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What I'm Reading Wednesday: The Secret Garden

Wednesday, September 2, 2020


Happy Wednesday, My Lovelies!

On today's What I'm Reading Wednesday post, I'm revisiting The Secret Garden by Frances Hodgson Burnett.

I also put together a little vignette for fun to honor this classic.  Did you read this book when you were a child?  I think I was a little jealous of Mary Lennox and her freedom to have her own secret garden to play and dig in when I read it as a child.  I had a different reaction re-reading it as an adult, though.  I had more sympathy for Mary and the neglect she suffered from the adults in her world.

According to Goodreads:

"One of the most delightful and enduring classics of children's literature, The Secret Garden by Victorian author Frances Hodgson Burnett has remained a firm favorite with children the world over ever since it made its first appearance. Initially published as a serial story in 1910 in The American Magazine, it was brought out in novel form in 1911.

The plot centers round Mary Lennox, a young English girl who returns to England from India, having suffered the immense trauma by losing both her parents in a cholera epidemic. However, her memories of her parents are not pleasant, as they were a selfish, neglectful and pleasure-seeking couple. Mary is given to the care of her uncle Archibald Craven, whom she has never met. She travels to his home, Misselthwaite Manor located in the gloomy Yorkshire, a vast change from the sunny and warm climate she was used to. When she arrives, she is a rude, stubborn and given to stormy temper tantrums. However, her nature undergoes a gradual transformation when she learns of the tragedies that have befallen her strict and disciplinarian uncle whom she earlier feared and despised. Once when he's away from home, Mary discovers a charming walled garden which is always kept locked. The mystery deepens when she hears sounds of sobbing from somewhere within her uncle's vast mansion. The kindly servants ignore her queries or pretend they haven't heard, spiking Mary's curiosity.

The Secret Garden appeals to both young and old alike. It has wonderful elements of mystery, spirituality, charming characters and an authentic rendering of childhood emotions and experiences. Commonsense, truth and kindness, compassion and a belief in the essential goodness of human beings lie at the heart of this unforgettable story.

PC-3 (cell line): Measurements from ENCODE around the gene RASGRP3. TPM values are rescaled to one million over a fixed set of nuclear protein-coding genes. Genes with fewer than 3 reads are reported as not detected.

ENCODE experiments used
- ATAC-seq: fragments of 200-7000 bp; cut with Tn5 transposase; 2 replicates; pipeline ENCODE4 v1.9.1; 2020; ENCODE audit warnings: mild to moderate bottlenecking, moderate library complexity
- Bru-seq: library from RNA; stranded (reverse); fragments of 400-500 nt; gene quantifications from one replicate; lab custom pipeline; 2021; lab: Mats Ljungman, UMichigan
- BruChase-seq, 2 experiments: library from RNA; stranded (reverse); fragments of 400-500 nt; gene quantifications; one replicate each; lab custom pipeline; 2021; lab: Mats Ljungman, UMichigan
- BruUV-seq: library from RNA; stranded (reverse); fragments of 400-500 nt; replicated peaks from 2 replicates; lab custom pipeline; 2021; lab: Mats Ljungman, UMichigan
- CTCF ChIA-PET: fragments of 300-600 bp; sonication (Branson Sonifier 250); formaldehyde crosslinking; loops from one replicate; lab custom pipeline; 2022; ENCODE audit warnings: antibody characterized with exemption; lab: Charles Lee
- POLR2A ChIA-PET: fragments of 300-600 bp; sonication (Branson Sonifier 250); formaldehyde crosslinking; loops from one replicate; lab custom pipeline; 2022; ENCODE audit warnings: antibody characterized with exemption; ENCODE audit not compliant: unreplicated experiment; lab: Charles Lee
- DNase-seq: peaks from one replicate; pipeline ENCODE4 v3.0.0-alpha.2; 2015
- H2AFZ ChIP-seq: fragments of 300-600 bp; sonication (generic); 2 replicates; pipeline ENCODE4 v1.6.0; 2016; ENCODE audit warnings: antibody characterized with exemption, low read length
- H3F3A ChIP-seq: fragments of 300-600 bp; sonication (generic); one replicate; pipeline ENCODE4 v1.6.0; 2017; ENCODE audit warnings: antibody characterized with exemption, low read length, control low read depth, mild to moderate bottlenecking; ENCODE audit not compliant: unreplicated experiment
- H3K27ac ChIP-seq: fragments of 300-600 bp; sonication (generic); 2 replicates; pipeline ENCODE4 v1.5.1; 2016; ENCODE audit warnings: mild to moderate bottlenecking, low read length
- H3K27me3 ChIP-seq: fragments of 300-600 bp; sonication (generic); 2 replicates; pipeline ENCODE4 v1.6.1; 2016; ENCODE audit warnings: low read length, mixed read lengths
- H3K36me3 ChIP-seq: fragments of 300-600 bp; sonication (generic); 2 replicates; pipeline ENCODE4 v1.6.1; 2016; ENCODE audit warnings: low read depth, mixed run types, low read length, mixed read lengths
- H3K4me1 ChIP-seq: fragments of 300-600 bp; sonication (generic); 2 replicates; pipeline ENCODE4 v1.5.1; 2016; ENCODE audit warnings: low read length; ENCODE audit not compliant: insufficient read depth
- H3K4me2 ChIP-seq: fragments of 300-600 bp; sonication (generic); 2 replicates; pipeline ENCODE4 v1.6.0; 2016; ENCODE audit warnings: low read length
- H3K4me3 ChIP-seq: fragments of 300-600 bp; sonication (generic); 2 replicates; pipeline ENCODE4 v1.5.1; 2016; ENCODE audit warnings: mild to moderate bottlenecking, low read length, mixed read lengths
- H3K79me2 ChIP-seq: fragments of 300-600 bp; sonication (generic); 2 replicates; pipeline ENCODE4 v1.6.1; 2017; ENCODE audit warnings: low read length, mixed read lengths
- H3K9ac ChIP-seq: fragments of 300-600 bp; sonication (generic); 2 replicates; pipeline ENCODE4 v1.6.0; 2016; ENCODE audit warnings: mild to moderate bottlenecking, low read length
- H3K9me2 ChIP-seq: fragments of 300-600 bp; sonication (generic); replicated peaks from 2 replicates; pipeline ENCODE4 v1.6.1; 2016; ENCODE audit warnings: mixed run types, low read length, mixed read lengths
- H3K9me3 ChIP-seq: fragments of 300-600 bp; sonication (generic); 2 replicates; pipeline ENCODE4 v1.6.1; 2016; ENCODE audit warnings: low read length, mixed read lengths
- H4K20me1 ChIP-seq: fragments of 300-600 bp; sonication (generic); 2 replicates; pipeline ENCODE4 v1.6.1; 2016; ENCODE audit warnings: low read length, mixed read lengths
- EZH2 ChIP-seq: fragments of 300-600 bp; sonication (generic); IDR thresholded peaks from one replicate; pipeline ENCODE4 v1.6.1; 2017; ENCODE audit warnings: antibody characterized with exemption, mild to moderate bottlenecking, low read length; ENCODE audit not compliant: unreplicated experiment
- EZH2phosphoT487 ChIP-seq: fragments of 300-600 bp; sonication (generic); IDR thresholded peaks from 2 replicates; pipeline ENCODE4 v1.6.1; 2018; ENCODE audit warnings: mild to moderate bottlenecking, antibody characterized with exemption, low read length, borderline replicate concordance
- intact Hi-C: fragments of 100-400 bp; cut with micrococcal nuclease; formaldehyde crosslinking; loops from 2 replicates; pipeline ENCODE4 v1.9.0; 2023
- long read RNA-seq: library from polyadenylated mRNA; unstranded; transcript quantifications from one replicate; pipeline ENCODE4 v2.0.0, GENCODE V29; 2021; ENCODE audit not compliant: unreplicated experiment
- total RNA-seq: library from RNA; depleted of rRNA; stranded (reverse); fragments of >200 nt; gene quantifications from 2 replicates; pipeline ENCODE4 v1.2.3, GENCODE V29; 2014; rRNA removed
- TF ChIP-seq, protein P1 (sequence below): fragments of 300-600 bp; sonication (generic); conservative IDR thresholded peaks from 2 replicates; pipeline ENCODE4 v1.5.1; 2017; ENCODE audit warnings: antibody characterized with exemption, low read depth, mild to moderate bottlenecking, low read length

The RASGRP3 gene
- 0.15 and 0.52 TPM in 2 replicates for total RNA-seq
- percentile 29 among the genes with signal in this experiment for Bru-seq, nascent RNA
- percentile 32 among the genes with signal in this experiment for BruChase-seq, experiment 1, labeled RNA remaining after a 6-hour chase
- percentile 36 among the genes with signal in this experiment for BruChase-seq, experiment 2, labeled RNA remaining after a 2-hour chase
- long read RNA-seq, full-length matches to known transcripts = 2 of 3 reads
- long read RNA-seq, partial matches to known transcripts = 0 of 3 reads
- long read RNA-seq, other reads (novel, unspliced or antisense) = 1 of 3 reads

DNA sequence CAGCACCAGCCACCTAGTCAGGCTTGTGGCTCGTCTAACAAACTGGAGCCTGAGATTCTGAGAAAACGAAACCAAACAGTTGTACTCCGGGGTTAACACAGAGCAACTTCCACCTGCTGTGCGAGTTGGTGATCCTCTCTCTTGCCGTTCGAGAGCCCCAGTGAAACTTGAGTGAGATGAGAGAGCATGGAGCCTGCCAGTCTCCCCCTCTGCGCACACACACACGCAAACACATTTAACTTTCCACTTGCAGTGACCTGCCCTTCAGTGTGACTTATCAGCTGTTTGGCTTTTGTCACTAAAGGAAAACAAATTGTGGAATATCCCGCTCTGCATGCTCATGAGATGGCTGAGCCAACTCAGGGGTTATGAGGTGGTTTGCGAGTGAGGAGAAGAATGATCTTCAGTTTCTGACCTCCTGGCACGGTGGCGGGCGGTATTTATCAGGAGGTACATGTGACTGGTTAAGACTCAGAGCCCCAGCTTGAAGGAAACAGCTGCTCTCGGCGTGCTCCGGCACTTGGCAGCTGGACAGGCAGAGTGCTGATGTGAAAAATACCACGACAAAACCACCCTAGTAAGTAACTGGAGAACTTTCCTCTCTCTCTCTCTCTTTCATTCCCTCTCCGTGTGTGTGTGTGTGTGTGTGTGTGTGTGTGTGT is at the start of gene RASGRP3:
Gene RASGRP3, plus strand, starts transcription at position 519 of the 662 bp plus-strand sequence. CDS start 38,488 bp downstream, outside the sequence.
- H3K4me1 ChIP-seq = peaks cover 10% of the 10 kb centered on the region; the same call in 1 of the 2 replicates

My review:

Mary Lennox is not just another sad orphan.  She is a character who deserves tons of sympathy because she was so neglected by her parents.  Because of her entitled upbringing from Indian servants, she is not very delightful, and the adults in her world think she's ugly and difficult, too.  But Mary has a sweetness in her that is developed once she arrives at Misselthwaite Estate in Yorkshire.  All it took was a gruff but kind gardener and a robin redbreast who introduce her to the love of gardening.  

Mary not only discovers a locked, secret garden at Misselthwaite: She also discovers that she has an invalid cousin who's her age.  Mary is an encourager, although her methods aren't always the most kind.  But she encourages her cousin Colin to change his attitude, get stronger, and behave!  Add their friend Dickon, a boy who understands and communicates with animals, and you have a trio of children who transform a forgotten garden and each other.  

I wanted to re-read this classic before seeing the new adaptation for film starring Colin Firth.  Have you seen it yet?

This edition includes beautiful illustrations by Tasha Tudor.

"Might I," quavered Mary, "might I have a bit of earth?"

Until next time...

Happy reading!
Ricki Jill


  1. ok, you've made me want to re-read this. i haven't read it since i was a little kid. and i love your vignette.

  2. One of my faves. This is a special book you can go back and read time and time again. Happy Wednesday. xoxo

  3. Beautiful post, RJ! I should reread this classic! Love your gorgeous garden gate.

  4. So funny daughter was cleaning out the basement this summer and found this book in a box. The books belonged to my mom, who was born in 1931, and make marks and notes in the books. My daughter decided to read Secret Garden, fell in love with it and recommended I do the same. I'd never read it before. I was a Nancy Drew/ Little House girl. Anyway, we both LOVED it and discussed it by the pool. I'm actually glad neither of us read it as children, as it was so much more meaningful this way...and the message really resonated with us. Now we've moved on to Jack and Jill and Peter Pan. They were both in the box, too!

  5. One of my all time favorite books. I haven't seen the movie yet -- I haven't found it streaming on anything I already have and no way I'd go in a theatre. (Actually, theatres in Michigan are still closed in most of the state, thank goodness. That's a covid party waiting to happen!) I think it might be on demand on my home cable and I'll definitely watch.

  6. I read the book as an adult . Reading "The First Daughter and immensely enjoying it.

  7. I read "The Secret Garden" a few years ago and enjoyed it. Re reading The American girl series. "Meet Kristen" and now "Meet Samantha".

  8. I read "The Secret Garden' years ago. It was quite enjoyable. I am now doing Victoria Magazine's Classic's which is now "The Secret Garden'. It involves answering questions pertaining to the book. I just finished reading "An Amish Harvest",a four part novella. I am now reading "Sisters Of The Heart".


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I'm Ricki Jill. Welcome! I'm honored that you're reading my blog. I enjoy sharing my creative lifestyle @ The Bookish Dilettante. For more information about my blog, please read the Start Here page. Thank-you for stopping by, and I hope you'll consider following me via email.

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